Today’s post is the second in a series about the kinds of Life Experiences that enrich our lives. This one recalls Extraordinary Places. If you’d like to read the first post, Extraordinary Events, please see the publication for June 23, 2014. Extraordinary Changes will follow soon.
Shari’s Life Experiences – selected choices from a full closet: Extraordinary Places
The edge of the Grand Canyon which opened up before me, an mile-wide, golden-red cleft in the earth at the edge of a plateau. At the precipice you could see across to the North Rim, and forever along the silver strand of the Colorado River at the bottom of the canyon. Massive sculptures crafted of granite and limestone rose from the valley floor. Our sons were 6 and 10 and as rambunctious as the canyon’s squirrels. The sun breathed viciously hot, but you could peer to the heart of the Earth.
Standing above the original Queens Bath in Kalapana, Hawaii. I was only 4 but mesmerized by its beauty, a drop of liquid emerald in the ferny rain forest. We’d toured Kauai, Maui, and Hawaii for a week or so, and I was one of only a very few children who got to hike with the adults. The pool was later destroyed by volcano, so memory is all that exists for anyone. This was the first time I lived in Hawaii, on Oahu for about a year while my dad interned at Tripler Army Hospital. My brother was born on Oahu.
A train ride at the last day of kindergarten in Enterprise, Alabama where my dad served his second year of internship in the US Army. We rode probably 5 – 10 miles, stopped for sack lunches (did I eat peanut butter and jelly?) at the station, rode home over clackety tracks – what thrills for 5-year-olds. I don’t remember speaking a word, and whether that was because I was terrified of our teacher or simply enchanted by the view from the window, I can’t say.
Waimea Falls, Oahu, visited 4-5 times when I was 11 and 12, our second time living on Oahu, now with a younger sister who’d been born in New Jersey – not as spectacular as other falls around the world, but so lovely, a tropical fairyland reached via a narrow road that snaked through and overgrown forest.
Driving across the Rocky Mountains during a blizzard, the raging snow pelting us nearly horizontally – not sure if my dad was lost or couldn’t find a safe place to stop but I thought we were all near death. I can’t even remember the year or how old I was, maybe a young teenager, and I don’t know where we were going, but the terror is fresh.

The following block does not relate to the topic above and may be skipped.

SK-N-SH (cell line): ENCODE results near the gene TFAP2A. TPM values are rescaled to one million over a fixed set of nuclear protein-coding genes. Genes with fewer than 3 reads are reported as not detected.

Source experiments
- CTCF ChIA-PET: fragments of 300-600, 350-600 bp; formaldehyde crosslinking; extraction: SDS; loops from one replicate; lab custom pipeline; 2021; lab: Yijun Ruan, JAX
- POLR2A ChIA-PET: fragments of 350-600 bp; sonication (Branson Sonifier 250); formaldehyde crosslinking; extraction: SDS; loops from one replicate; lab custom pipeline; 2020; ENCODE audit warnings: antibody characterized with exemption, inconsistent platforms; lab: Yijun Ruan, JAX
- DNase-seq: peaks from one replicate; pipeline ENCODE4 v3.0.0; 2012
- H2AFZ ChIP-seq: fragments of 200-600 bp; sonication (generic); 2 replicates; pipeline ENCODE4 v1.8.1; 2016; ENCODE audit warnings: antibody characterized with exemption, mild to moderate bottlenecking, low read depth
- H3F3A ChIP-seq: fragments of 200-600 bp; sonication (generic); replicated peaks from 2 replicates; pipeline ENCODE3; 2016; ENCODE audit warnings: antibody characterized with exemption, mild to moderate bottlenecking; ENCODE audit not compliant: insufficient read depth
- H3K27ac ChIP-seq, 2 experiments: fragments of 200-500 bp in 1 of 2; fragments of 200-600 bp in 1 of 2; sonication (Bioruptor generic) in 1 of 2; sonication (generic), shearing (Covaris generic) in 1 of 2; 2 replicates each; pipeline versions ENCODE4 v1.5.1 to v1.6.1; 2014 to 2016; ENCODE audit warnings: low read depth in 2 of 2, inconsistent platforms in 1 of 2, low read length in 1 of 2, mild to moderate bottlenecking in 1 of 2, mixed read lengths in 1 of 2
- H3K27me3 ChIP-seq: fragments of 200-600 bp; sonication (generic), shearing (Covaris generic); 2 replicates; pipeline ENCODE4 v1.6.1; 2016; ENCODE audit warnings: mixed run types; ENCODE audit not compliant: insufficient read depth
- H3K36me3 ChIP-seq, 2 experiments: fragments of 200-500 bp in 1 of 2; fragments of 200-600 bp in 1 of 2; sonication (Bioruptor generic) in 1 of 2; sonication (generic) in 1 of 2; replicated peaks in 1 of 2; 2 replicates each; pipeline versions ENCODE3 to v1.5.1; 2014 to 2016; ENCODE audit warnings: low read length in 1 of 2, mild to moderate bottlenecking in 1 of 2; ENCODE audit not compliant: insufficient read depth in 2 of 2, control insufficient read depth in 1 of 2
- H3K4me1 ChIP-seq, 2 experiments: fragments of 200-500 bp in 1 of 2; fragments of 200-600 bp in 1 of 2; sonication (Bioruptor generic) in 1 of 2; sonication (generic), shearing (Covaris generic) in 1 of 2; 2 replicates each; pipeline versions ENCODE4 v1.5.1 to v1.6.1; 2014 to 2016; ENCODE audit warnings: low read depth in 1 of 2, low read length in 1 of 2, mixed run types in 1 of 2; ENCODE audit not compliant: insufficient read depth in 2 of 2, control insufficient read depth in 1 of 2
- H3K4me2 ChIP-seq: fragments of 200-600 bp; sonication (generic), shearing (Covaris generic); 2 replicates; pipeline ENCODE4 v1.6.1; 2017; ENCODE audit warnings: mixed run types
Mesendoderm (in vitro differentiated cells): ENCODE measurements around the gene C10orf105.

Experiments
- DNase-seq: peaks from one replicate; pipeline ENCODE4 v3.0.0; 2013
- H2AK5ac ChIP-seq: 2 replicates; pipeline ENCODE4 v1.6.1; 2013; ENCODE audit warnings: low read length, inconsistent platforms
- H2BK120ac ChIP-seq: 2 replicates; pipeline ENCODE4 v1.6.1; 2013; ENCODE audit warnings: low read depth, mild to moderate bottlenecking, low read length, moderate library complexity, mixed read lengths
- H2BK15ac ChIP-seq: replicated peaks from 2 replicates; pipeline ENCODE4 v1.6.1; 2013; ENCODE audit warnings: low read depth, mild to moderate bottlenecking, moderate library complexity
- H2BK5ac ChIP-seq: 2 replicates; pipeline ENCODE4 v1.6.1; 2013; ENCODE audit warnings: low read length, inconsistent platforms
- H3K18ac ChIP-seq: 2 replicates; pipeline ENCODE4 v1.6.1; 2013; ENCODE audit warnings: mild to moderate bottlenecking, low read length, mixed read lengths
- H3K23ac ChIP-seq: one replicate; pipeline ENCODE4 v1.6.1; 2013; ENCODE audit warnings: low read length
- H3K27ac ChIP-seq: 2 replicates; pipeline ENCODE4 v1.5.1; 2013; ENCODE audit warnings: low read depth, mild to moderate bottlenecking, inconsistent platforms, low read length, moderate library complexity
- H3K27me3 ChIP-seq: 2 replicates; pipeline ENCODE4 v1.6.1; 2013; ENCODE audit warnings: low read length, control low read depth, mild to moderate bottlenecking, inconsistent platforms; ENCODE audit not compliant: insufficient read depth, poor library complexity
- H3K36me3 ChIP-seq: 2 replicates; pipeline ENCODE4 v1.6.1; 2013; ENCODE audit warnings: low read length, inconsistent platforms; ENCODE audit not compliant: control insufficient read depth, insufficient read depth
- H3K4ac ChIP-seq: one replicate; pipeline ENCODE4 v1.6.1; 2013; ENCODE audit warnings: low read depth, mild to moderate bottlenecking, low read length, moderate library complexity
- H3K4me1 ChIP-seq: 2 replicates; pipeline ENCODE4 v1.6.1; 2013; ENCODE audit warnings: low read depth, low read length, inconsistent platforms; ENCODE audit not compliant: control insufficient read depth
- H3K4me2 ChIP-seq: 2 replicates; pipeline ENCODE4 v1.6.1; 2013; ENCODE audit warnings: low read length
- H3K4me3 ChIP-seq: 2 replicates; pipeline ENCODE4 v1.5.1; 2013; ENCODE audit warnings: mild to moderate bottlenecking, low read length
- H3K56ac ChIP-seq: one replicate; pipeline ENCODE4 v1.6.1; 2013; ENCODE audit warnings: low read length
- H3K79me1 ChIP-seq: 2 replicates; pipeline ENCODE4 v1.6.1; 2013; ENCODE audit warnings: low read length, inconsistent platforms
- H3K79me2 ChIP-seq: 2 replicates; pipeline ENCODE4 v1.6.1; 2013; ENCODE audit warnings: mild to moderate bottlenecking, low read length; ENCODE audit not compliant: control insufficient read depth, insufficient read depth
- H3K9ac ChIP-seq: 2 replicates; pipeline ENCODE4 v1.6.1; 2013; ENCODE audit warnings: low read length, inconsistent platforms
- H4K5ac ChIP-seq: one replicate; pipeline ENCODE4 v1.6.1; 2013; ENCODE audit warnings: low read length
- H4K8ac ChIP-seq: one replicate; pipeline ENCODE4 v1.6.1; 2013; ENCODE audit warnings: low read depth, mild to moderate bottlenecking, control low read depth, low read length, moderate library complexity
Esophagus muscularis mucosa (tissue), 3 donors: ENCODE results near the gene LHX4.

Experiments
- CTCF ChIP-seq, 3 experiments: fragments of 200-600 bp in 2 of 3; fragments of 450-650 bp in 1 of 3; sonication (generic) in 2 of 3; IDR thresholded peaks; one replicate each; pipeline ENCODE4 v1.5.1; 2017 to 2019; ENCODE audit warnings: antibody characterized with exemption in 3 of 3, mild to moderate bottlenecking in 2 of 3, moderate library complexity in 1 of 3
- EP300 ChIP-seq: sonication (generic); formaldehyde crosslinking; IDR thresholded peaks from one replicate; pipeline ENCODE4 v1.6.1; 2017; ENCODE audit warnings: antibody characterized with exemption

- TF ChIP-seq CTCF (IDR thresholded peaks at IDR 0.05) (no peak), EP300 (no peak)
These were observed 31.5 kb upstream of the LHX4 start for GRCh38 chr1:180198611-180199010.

Carmel, California. Like the wedding itself, our honeymoon was low key and high on emotions. Of course. Nuff said.
The Detroit Institute of Arts. I stood in the center of cavernous foyer to see the Detroit Industry Murals, a series of frescoes by Mexican artist Diego Rivera. Thank heaven they were many feet above my head. Had they been closer, I would have ducked from fear of them crushing me. Figuratively and by size, they are impressive. It was the only thing I liked about the nearly four years we lived in Detroit. Other than the wonderful friends we made – gold in a state composed of slag.
Point Pelee National Park, the southernmost tip of Canada. It dips its skinny and mutable sandy peninsula into Lake Eerie, its forests of massive trees hosting Monarch butterfly roosts while the insects wait for milkweed to bloom so they can feast. We’d come by chance at the perfect time, and were shocked to see the quivering rusty-orange trees fly away into millions of butterflies. The grassy marsh balanced thousands of red wing blackbirds on weedy tendrils and farmers along the road sold us mushmellons and fresh bread.
Drove through the tunnel as you enter Yosemite, stopped to view the classic postcard of Half Dome and El Capitan linked by the verdant smile of Yosemite Valley. A day later we hiked up Bridal Veil Falls, then to Vernal Falls and finally to Nevada Falls where we met our two sons and about 16 members of their Boy Scout troop. They had hiked 10 days from Mammoth across the mountains, down through Yosemite Valley, scaled Half Dome (well, you know, it was there) and met us at what felt like the birthplace of beauty. But they were hungry and exhausted – and stinky; our younger son, one of the youngest Scouts, had a sprained ankle and was so glad his dad carried his pack the rest of the way.
The Flatirons of Boulder, Colorado, rising blade-like through the snow with the Rockies looming beyond – majestic. We were on our way to visit our younger son and his new bride and had landed in a snowstorm in late December. I thought the thousands of lights that lined the runway were some kind of quirky holiday display but soon realized they were hundreds of snow plows lined up side by side, each of which swept across the runway after a plane landed. They must have moved all through the night, back and forth across the runways, pushing back the snow, granting everyone safe landing at Denver Airport in Colorado.
People have been an integral part of each experience. My world is enriched by all of you, extraordinary, each and every one. Love you all.